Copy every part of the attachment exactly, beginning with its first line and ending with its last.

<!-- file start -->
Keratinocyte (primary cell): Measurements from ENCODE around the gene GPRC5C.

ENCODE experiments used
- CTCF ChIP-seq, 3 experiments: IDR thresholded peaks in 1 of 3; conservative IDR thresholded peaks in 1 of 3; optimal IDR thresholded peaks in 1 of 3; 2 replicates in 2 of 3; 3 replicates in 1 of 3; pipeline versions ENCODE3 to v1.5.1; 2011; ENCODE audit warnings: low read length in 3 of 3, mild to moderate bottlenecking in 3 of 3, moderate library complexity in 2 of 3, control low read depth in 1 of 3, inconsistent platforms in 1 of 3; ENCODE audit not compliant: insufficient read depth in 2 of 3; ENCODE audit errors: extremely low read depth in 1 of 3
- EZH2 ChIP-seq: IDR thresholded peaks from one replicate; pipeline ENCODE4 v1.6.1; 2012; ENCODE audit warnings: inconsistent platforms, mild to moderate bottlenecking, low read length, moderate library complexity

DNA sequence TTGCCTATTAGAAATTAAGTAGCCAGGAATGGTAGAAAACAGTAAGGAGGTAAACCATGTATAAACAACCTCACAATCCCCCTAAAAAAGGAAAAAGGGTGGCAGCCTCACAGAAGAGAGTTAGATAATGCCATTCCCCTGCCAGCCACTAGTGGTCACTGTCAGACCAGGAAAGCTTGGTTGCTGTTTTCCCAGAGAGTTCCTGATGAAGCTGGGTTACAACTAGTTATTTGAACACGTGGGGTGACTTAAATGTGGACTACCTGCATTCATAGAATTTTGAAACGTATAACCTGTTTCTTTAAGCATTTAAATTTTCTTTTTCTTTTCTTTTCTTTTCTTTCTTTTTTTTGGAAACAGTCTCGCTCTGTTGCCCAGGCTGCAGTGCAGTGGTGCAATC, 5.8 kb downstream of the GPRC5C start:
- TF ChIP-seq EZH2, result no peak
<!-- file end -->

Keratinocyte (primary cell): Measurements from ENCODE around the gene GPRC5C.

ENCODE experiments used
- CTCF ChIP-seq, 3 experiments: IDR thresholded peaks in 1 of 3; conservative IDR thresholded peaks in 1 of 3; optimal IDR thresholded peaks in 1 of 3; 2 replicates in 2 of 3; 3 replicates in 1 of 3; pipeline versions ENCODE3 to v1.5.1; 2011; ENCODE audit warnings: low read length in 3 of 3, mild to moderate bottlenecking in 3 of 3, moderate library complexity in 2 of 3, control low read depth in 1 of 3, inconsistent platforms in 1 of 3; ENCODE audit not compliant: insufficient read depth in 2 of 3; ENCODE audit errors: extremely low read depth in 1 of 3
- EZH2 ChIP-seq: IDR thresholded peaks from one replicate; pipeline ENCODE4 v1.6.1; 2012; ENCODE audit warnings: inconsistent platforms, mild to moderate bottlenecking, low read length, moderate library complexity

DNA sequence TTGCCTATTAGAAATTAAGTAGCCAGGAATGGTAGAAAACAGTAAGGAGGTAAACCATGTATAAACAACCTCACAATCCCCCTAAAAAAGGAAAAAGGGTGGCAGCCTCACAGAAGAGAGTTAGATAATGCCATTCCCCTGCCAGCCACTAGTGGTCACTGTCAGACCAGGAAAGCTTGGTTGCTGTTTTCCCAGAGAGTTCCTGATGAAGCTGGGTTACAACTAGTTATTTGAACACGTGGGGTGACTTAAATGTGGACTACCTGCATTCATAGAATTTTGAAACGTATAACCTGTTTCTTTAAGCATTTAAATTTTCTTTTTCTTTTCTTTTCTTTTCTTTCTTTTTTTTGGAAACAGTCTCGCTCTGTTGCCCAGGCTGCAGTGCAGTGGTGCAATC, 5.8 kb downstream of the GPRC5C start:
- TF ChIP-seq EZH2, result no peak